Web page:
Monday, July 16, 2007

 

China retrieves Ming porcelain

________________________________________________________________

iol
July 16, 2007


Beijing - Chinese archaeologists have retrieved more than 300 pieces of porcelain from an ancient shipwreck at the bottom of the South China Sea, Xinhua news agency said on Monday.

Guangdong archaeologists used satellite navigation equipment to locate the sunken ship in early June. The vessel, dubbed South China Sea-II, is about 17 metres to 18 metres long and lying at a depth of 20 metres.

A preliminary study of the ship shows it may have sunk 400 years ago after striking a reef.

"These porcelain objects, mostly bowls, plates, pots and bottles, were believed to be produced in the Ming Dynasty (1368-1644)," Dr Wei Jun of the Guangdong Archaeology Institute, was quoted as saying. "They have a great archaeological value."

smugglers were using advanced technology to steal
The wreck came to light when local police got wind of fishermen recovering ancient porcelain objects from the sea.

The sunken ship was found just a few days after China began salvage operations at another wreck site dating back to the days of the Song emperors, who ruled between 960 and 1279.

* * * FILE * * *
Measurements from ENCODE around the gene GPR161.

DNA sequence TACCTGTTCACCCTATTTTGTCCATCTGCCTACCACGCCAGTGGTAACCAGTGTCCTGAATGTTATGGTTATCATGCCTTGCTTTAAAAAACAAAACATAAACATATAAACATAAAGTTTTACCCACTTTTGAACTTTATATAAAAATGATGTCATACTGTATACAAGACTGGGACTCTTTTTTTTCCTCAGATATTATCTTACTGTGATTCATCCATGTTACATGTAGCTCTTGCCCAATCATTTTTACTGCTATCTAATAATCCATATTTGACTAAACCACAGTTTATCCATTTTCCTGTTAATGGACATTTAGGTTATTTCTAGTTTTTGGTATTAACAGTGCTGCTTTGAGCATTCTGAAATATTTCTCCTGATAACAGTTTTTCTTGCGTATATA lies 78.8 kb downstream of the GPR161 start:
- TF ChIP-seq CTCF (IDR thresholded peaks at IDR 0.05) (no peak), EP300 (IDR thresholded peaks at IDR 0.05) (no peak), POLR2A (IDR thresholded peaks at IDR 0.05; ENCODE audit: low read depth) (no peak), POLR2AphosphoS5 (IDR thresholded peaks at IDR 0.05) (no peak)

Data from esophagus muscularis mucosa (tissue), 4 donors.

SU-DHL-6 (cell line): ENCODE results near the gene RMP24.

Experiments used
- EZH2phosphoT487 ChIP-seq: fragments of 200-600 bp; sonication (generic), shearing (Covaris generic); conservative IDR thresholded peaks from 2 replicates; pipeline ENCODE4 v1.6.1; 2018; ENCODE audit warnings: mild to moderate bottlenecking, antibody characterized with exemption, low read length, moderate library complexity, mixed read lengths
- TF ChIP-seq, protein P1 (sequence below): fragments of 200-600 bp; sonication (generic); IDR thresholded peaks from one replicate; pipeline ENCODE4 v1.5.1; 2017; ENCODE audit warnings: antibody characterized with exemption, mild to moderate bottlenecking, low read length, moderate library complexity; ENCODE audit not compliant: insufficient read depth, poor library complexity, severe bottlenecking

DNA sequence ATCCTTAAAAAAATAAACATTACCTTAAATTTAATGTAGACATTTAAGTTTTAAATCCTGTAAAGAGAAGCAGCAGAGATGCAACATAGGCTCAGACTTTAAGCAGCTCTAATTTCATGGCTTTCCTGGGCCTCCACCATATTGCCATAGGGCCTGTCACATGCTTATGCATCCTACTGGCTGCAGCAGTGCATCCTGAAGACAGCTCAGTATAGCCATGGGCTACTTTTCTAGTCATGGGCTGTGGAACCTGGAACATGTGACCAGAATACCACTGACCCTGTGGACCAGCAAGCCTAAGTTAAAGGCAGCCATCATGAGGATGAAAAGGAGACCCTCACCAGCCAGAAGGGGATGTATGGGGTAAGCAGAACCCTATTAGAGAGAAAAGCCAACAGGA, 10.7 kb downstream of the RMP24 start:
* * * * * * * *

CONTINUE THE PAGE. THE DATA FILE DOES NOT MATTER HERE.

South China Sea I, discovered in 1987, was the first ancient vessel discovered in the area along the "Marine Silk Road" linking imperial China with the West.

Foreign smugglers were using advanced technology to steal China's seabed treasures, mostly porcelain from ancient shipwrecks, the China Daily said in April. Many relics were being shipped to the United States and other antique markets.

Art collectors and dealers have been pursuing China's seabed heritage in earnest since early 2005, when about 15 000 pieces, mainly blue-and-white porcelain about 300 years old, were found in a shipwreck off the southeastern province of Fujian.


____
www.dofundodomar.blogspot.com

Comments: Post a Comment

Links to this post:

Create a Link



<< Home

This page is powered by Blogger. Isn't yours?